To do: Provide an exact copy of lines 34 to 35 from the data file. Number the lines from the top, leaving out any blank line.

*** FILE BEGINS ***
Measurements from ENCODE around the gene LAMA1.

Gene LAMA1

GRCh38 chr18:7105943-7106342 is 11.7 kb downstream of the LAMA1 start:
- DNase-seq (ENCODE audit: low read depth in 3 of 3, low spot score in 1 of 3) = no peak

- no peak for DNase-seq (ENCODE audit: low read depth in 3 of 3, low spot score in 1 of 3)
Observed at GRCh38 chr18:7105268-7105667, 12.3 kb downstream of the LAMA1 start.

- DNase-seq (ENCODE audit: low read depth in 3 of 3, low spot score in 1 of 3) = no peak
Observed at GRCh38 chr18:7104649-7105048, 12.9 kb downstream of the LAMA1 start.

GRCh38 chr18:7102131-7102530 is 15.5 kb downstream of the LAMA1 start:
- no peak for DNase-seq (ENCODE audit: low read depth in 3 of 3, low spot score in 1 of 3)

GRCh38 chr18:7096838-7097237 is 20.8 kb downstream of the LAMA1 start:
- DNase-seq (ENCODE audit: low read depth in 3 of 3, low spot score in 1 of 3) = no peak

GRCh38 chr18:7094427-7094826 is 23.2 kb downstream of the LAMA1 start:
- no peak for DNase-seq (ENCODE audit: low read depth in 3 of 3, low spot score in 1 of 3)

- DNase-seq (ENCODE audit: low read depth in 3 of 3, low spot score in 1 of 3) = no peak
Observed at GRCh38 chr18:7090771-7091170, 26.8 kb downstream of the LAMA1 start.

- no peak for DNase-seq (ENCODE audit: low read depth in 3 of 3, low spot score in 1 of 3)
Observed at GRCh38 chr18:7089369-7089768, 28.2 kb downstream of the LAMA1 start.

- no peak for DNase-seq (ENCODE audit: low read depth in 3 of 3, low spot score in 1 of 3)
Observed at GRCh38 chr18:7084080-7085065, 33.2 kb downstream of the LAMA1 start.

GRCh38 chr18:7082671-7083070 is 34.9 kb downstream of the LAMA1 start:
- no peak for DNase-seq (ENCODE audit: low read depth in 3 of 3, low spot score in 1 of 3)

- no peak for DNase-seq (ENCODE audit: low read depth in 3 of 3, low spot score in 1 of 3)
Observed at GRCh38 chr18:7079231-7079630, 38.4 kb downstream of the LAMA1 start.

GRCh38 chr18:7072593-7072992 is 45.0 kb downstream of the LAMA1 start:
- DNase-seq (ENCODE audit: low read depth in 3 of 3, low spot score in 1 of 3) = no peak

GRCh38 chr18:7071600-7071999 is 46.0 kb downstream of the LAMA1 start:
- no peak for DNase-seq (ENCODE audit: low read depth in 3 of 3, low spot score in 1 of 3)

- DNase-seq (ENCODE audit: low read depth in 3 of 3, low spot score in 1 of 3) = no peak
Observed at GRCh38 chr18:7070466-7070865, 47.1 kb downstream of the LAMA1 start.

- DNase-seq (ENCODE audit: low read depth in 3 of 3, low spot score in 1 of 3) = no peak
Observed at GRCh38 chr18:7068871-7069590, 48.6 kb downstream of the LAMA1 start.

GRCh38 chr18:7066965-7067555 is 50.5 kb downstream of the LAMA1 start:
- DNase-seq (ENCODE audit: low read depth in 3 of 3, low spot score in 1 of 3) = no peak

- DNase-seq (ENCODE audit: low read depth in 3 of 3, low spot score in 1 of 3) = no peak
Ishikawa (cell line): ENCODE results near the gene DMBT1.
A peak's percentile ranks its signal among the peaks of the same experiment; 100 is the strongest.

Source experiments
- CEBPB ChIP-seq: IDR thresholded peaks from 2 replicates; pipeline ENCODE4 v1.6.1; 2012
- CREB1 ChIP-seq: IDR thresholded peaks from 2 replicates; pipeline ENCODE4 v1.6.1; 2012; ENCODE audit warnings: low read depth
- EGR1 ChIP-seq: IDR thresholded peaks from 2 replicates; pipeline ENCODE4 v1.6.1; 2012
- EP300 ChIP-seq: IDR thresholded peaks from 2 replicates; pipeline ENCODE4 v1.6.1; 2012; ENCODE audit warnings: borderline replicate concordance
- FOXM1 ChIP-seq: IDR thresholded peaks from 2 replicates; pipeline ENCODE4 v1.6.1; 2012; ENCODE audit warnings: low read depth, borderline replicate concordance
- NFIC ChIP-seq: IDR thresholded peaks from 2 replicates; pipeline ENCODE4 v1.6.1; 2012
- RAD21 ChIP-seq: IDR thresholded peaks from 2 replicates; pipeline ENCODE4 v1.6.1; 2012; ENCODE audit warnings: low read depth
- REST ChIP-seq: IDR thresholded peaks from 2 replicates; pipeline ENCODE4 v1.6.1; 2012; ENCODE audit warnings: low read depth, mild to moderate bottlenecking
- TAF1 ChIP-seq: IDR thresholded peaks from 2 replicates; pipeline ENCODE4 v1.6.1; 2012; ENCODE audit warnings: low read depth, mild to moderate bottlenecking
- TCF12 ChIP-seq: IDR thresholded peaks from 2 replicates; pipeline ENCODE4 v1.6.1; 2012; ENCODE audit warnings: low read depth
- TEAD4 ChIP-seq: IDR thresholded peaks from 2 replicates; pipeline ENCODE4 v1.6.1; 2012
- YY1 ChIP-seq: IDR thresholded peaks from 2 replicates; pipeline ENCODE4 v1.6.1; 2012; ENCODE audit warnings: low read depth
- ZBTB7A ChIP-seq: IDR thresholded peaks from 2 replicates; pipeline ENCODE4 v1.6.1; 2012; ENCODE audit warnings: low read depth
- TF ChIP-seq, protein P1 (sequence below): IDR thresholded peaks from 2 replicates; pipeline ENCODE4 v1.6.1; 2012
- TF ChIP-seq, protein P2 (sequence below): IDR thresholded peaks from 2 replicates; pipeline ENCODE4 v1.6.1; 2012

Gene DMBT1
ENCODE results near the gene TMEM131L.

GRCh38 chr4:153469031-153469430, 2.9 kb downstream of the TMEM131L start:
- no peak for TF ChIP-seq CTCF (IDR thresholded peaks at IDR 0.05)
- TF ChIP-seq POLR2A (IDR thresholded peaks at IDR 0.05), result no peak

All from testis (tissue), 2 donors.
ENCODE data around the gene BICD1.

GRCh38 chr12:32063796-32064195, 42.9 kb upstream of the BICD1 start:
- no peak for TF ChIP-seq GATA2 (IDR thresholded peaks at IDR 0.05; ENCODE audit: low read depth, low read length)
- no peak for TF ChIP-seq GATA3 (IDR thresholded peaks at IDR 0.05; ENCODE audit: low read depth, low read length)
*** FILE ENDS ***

- DNase-seq (ENCODE audit: low read depth in 3 of 3, low spot score in 1 of 3) = no peak

- DNase-seq (ENCODE audit: low read depth in 3 of 3, low spot score in 1 of 3) = no peak